Monday, March 19, 2012

Erotica 101: Crash by J.G. Ballard

Once upon a time, I was the editor of my high school newspaper. My co-editor, a lovely queer man who I had a rather fraught love/hate relationship with, wanted to publish a review of Cronenberg's movie Crash in our earnest little rag. The trouble is, we were going to a Catholic high school and the, uh, content of that movie was not something that our supervisors wanted to see in print.

My partner in crime came to me for help appealing to the higher-ups, and so I sat down and watched Crash over the weekend in preparation. I remember being horribly despressed by this movie. The sex and fetishism I could deal with, but I was appalled by how empty all the characters seemed, how lost they all were and how desperate they must be to torture themselves like that. However, I manfully trooped into the principal's office that Monday and we just barely won the day. After that, I often thought about Crash, but I haven't seen it again.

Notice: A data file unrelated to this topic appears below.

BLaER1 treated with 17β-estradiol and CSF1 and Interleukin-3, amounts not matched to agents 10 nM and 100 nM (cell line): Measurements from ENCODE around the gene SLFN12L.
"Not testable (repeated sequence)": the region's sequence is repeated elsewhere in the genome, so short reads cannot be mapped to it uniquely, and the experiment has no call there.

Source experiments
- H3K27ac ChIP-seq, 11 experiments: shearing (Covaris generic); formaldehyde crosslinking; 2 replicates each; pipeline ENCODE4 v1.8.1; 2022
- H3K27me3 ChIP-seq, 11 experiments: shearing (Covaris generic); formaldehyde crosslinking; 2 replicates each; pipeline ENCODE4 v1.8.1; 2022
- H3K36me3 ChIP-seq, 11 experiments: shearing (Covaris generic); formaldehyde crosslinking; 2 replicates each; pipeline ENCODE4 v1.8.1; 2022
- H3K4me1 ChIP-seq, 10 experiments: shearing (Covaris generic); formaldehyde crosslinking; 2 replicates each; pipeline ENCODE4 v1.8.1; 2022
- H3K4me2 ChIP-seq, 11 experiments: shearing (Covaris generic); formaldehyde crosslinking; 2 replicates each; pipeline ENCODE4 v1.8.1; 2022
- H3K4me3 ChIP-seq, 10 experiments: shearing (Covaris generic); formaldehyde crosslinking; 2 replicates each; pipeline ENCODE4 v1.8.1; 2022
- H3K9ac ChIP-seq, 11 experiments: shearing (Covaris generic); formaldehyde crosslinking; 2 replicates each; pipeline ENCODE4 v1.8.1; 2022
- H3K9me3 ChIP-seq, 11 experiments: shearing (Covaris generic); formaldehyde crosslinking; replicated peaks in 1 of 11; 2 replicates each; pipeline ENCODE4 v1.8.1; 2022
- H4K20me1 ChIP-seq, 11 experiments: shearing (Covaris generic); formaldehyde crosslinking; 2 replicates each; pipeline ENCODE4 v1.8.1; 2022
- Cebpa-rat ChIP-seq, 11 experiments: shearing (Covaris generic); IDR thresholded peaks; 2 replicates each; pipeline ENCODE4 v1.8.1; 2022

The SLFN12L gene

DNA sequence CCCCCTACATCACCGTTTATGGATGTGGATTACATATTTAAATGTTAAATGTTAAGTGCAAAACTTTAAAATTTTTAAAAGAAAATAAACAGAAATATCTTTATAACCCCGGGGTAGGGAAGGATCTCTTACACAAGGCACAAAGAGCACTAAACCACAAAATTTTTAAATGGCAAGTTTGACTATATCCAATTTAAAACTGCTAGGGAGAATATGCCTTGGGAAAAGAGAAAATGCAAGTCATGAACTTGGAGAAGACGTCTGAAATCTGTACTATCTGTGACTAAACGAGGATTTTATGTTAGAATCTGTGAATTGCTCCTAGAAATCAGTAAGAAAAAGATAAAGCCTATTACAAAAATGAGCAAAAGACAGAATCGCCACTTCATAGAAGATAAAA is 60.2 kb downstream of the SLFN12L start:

I was, however, rather interested in reading the book it was based on, and this reading project gave me the perfect excuse. I suppose there's no way I could have predicted that I would have fallen so completely in love with this stark and unforgiving look into what it means to be human in the age of machines.

Crash is sexy in a way that is bound to frighten you a little. Ballard is nothing if not honest, and his meditations on the landscape and character of cars in relation to the fragile gooey reality of humans are revealing at best, a little non-consensual at worst. But I said I loved this book, and I meant it. The many shades of arousal and horror that it dragged me through were compelling, and perhaps even life-altering. The despair that I noted in the movie is here too, but there's also a kind of horrible beauty to it, a liturgy of nihilism.

It was, perhaps, wise of me to read this after Vox: I was refreshed and ready for something heavy and meaningful. Crash is those things, but not in a way that makes it a chore. I agree with Susie Bright completely about its place in the erotic canon: as with all the erotic greats, it gleefully trespasses into literature, and drags unsuspecting readers through emotional and physical states they may not have been prepared for.

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